Police accountability bill causes local police unions to endorse Zucaro for state representative

Patrizia Zucaro.

Patrizia Zucaro.

contributed photo /

The Westport Police union has joined Norwalk’s police union and Wilton’s police union in endorsing Republica Patrizia Zucaro for state representative for the 143rd district.

“I am truly honored to have received this endorsement because I have so much respect for the work that the Wilton, Norwalk and Westport police departments do everyday to keep our communities safe,” Zucaro said. “It’s a difficult job they do, often at great risk to their own lives, and it is the legislature’s responsibility to ensure that they have the tools and the means to perform it successfully.”

Zucaro looks to fill the seat vacated by longtime representative Gail Lavielle. She was also one of many Republican candidates endorsed by the Norwalk police union in September.

The Westport Police union also endorsed Kim Healy for the 26th district state senate race.

In a joint statement the unions cited the recent passage of the police accountability law as their justification for the endorsement.

“Local police unions have historically aimed to maintain a neutral position in political matters,” Sgt. Anna Tornello, president of the Wilton Police Union, said in a statement on behalf of the three unions. “Their members — the men and women who have pledged to serve and protect their communities and to ensure that all rights of all citizens are equally preserved — have trusted their elected officials to legislate in support of the safety of all individuals, the public and their servants alike. Instead our state legislators rushed to pass one of the strongest anti-police bills in the country, a bill that promotes hatred and divisiveness instead of seeking understanding and reconciliation.”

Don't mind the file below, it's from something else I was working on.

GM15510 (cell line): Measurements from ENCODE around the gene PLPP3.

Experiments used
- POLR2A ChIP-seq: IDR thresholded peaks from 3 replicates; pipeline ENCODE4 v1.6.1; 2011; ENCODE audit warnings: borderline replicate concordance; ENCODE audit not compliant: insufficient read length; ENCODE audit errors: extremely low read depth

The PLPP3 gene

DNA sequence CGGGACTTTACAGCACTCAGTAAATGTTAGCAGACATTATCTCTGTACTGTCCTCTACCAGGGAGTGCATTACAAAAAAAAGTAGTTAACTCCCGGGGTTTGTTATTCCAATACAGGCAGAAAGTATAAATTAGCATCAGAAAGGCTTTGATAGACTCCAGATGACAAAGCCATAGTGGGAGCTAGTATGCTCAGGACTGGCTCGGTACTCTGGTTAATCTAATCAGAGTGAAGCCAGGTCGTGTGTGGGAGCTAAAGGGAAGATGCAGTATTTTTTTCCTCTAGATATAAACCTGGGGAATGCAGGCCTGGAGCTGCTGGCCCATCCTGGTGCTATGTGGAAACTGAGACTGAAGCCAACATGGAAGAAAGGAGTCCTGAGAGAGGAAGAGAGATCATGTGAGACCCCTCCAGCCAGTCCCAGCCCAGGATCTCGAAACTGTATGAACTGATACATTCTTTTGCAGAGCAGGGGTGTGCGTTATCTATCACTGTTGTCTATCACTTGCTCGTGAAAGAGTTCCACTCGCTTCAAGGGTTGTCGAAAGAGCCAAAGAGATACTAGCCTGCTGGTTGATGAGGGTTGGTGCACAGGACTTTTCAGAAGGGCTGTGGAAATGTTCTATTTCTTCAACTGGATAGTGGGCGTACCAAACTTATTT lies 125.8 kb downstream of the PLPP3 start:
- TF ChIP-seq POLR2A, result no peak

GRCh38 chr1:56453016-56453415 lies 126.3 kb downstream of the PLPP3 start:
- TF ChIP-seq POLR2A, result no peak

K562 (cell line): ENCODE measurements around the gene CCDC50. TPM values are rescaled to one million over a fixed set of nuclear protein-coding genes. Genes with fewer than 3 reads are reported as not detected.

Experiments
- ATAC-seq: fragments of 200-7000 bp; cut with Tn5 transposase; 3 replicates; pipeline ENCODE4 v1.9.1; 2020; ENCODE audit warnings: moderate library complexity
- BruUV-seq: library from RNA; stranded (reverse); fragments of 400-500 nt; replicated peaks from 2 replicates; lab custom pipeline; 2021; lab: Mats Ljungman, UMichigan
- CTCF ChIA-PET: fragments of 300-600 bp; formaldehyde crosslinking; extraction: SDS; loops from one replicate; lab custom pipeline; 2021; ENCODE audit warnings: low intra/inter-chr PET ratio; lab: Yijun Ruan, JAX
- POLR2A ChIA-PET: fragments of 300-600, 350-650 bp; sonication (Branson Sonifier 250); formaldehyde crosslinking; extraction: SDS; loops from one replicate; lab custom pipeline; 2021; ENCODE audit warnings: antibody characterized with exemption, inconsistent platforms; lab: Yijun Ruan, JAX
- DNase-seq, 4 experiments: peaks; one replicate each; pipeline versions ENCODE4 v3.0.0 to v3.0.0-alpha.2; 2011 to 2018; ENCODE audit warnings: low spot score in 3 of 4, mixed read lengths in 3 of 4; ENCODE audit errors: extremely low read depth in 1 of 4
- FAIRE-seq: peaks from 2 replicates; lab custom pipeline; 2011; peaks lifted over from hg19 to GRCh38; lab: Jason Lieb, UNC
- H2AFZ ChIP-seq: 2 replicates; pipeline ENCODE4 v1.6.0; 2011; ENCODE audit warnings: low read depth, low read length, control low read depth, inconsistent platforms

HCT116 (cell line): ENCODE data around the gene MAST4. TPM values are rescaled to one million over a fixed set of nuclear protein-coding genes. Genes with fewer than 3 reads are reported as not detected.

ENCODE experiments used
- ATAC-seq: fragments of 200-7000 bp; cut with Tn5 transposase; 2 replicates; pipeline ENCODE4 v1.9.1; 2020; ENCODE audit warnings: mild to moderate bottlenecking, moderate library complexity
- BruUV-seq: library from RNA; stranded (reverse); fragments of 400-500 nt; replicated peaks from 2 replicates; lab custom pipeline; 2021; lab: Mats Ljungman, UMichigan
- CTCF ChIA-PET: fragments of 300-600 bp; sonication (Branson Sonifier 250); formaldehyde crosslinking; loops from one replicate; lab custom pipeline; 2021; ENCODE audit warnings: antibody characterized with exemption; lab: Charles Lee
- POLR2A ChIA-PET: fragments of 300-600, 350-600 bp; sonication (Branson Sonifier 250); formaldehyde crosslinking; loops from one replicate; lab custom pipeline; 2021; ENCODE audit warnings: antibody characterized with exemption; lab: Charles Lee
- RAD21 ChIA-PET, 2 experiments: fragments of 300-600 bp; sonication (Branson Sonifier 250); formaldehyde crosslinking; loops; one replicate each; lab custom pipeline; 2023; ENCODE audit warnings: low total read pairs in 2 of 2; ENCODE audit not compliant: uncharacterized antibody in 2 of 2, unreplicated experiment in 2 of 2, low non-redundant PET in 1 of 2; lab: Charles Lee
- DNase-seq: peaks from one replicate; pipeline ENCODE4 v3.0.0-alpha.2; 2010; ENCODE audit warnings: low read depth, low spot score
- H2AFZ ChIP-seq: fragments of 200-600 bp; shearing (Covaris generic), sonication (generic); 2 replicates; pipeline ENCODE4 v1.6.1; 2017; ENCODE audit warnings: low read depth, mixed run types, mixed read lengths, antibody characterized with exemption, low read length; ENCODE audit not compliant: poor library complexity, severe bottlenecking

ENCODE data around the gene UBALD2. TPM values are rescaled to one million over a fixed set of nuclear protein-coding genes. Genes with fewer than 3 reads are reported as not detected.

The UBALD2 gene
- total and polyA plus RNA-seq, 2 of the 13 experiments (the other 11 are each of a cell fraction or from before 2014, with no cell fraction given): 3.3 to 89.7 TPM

Howard Simpson, president of the Westport Police Union, said the candidates endorsed by his union were pro-law enforcement and felt as some unions do that the new bill was rushed.

“Quite frankly none of the people in the state legislature actually decided to reach out and talk to any of us to talk about how it would impact us,” Simpson said, adding it stung that elected officials didn’t reach out to local law enforcement.

He said he understood the national conversation around police, but a few examples couldn’t represent all officers.

“There’s not one police officer I know or I work with that would condone any of the behavior that people are upset about,” Simpson said.

Consent searches and qualified immunity were some of the concerns with the bill, he said.

“They didn’t really take into account what it was going to do to make an already hard profession harder to do,” Simpson said, adding some of the legislation also sought to regulate things already being done.

But communication and open dialogue between legislators and officers were key to handling these difficult conversations, he said.

“We can’t change what’s going to happen going forward just as much as we can’t change what’s happened in the past,” Simpson said. “At least if somebody sits down and listen to us maybe that could change some minds and it could change how somebody looks at things.”